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UK doctors perform historic surgery on unborn baby after mother chooses life

Conservative Review

Medical science continues to advance and things continue to get better for mothers and unborn children who face potentially devastating prenatal diagnoses.

Doctors in the United Kingdom performed the country's first-ever "keyhole" surgery to repair the spine of an unborn child with spina bifida, the BBC reports.

Sherrie Sharp and her son Jaxson, who was diagnosed with the condition after a routine 20-week pregnancy checkup, had the surgery during the 27th week of pregnancy. The 29-year-old mother told the British media outlet that the diagnosis left her in shock, but the option of aborting her little boy was a "definite no."

Spina bifida is a birth defect that affects the spine, the CDC explains. It can happen anywhere along the spine where the backbone protecting the spinal cord doesn’t form and close properly, which often leads to nerve damage.

Jaxson's spine was not developing correctly because gaps left his spinal cord exposed to amniotic fluid, leading to concerns about paralysis.

In order to correct the problem, surgeons at King's College Hospital in London sedated both mother and child, made three small incisions in Sherrie's uterus, and then used a small camera and tools to put the exposed spinal cord in place and patch up the gaps in the baby's backbone. The procedure took three hours.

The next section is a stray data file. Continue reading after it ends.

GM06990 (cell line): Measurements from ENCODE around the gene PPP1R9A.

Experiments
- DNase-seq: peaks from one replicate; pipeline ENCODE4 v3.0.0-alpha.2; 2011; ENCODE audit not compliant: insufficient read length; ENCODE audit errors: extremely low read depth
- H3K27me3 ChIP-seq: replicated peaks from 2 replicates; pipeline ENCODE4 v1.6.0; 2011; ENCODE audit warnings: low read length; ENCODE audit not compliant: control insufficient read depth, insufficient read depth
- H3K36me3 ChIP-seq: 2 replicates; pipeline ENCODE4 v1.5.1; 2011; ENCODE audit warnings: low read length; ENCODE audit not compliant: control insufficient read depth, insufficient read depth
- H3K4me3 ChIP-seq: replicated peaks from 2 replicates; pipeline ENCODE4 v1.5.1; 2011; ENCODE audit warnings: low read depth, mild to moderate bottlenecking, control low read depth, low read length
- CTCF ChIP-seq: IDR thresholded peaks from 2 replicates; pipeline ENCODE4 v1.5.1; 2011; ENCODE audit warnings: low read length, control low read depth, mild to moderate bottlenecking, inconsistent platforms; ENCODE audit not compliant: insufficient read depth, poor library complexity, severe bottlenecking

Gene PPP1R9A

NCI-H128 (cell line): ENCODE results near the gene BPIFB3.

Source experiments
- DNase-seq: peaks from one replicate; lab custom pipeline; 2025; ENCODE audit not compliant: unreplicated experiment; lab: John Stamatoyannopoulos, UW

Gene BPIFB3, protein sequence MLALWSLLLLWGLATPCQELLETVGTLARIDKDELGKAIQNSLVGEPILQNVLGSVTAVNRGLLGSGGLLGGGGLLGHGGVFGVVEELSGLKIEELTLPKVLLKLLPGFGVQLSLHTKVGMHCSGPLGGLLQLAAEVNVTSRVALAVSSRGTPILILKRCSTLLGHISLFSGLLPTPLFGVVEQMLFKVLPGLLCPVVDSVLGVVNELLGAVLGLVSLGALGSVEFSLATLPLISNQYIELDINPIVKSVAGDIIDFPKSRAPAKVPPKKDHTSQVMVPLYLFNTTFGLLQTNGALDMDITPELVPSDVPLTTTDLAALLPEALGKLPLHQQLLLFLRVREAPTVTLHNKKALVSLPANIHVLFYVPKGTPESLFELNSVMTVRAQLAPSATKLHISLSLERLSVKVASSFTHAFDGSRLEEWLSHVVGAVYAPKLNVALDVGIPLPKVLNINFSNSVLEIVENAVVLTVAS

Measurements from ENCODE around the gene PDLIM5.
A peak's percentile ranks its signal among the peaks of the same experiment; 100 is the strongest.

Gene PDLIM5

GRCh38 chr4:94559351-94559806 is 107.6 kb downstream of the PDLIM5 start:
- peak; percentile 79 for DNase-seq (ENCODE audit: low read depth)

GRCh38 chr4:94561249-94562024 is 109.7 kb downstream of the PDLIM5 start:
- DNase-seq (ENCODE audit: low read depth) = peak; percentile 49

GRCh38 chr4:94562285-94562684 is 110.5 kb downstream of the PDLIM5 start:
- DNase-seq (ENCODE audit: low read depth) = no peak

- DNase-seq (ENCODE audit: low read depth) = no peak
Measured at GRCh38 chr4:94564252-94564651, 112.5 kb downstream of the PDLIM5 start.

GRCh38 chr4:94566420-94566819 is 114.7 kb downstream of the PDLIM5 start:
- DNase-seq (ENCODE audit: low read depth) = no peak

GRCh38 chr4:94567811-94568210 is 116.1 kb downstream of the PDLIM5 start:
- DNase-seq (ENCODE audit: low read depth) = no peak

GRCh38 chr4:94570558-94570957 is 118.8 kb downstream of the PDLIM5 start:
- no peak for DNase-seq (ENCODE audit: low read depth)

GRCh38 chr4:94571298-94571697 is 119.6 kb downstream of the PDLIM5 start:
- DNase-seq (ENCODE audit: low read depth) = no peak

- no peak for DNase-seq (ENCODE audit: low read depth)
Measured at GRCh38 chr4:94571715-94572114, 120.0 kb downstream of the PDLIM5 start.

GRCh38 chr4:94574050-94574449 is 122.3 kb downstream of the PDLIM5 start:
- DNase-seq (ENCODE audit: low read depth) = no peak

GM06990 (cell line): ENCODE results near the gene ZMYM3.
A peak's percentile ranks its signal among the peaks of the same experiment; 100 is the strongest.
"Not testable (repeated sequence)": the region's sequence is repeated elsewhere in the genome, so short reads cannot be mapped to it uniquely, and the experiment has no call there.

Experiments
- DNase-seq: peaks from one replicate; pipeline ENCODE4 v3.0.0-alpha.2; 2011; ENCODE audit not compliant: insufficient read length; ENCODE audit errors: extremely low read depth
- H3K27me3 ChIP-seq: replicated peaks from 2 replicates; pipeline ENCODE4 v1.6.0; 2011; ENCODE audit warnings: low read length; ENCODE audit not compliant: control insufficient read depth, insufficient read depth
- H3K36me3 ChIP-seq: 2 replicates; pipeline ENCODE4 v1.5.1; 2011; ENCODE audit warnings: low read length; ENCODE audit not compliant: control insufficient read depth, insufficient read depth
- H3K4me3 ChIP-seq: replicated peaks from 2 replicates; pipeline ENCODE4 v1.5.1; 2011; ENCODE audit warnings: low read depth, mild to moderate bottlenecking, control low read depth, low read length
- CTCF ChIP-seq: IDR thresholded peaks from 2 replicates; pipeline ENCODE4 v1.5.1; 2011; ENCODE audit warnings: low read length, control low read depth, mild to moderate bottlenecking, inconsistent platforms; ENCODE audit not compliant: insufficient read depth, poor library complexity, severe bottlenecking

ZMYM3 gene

This was the first time doctors in the United Kingdom have used the "keyhole" approach to prenatal spina bifida repairs. A previous procedure involved opening up the uterus.

Consultant neurosurgeon Bassel Zebian explained that, while the second-trimester procedure isn't a cure for the defect, "improving the function of the lower limbs may be the difference between someone walking and someone not walking later in life."

Jaxson arrived a few weeks early and spent some time in the NICU, but his mother says he's doing well now.

"He's got movements in his legs, we were told he'd have minimal movements if we didn't have the surgery and he wouldn't be able to move at all," Sherrie told the BBC. "I've got high hopes for him, from day one he's done things, he's amazed us all."

"He makes me proud every day, he's just a miracle."

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